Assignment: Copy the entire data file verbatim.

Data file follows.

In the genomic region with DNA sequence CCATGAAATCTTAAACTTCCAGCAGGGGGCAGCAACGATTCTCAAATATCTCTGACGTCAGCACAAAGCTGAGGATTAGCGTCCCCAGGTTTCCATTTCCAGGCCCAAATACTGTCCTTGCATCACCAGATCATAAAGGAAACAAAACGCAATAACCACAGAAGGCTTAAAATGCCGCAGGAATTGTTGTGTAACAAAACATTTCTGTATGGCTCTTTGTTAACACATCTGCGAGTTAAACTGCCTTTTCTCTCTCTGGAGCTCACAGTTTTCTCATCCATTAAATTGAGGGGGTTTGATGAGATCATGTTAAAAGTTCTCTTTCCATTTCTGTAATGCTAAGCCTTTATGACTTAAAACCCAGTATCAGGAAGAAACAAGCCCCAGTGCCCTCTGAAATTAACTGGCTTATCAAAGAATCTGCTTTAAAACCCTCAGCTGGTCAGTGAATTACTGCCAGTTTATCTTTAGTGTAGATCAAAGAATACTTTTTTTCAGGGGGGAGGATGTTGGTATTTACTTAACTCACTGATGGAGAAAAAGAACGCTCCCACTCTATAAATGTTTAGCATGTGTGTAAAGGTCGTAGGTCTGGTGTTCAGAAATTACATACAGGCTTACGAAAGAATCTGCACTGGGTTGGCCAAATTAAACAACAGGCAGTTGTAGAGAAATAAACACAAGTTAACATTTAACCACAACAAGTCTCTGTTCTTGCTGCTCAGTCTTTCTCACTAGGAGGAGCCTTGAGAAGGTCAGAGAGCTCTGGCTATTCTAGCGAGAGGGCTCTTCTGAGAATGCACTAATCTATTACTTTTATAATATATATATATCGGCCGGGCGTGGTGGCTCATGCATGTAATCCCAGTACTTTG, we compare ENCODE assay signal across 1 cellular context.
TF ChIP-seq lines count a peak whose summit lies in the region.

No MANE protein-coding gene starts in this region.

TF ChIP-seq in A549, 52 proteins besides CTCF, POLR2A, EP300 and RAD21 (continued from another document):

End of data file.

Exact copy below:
In the genomic region with DNA sequence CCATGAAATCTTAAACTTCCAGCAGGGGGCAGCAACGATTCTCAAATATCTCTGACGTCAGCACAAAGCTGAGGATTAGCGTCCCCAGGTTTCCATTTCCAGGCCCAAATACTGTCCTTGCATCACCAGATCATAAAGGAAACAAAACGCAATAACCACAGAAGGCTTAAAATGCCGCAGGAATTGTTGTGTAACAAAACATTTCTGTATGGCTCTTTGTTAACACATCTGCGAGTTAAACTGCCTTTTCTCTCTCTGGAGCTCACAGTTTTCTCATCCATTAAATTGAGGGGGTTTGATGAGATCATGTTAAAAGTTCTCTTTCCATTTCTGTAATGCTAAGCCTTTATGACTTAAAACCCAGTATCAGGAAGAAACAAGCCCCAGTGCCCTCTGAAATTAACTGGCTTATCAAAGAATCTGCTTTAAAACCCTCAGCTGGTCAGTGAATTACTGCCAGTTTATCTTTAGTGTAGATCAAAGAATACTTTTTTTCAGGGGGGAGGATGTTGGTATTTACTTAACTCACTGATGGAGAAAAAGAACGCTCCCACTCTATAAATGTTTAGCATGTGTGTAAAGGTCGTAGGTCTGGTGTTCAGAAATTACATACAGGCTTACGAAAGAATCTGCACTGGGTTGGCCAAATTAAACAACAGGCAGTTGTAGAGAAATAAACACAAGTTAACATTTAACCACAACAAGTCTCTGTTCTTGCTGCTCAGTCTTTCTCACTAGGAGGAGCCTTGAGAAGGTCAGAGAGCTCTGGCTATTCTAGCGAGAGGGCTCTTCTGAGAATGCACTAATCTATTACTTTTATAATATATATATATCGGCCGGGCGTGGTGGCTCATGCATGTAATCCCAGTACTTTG, we compare ENCODE assay signal across 1 cellular context.
TF ChIP-seq lines count a peak whose summit lies in the region.

No MANE protein-coding gene starts in this region.

TF ChIP-seq in A549, 52 proteins besides CTCF, POLR2A, EP300 and RAD21 (continued from another document):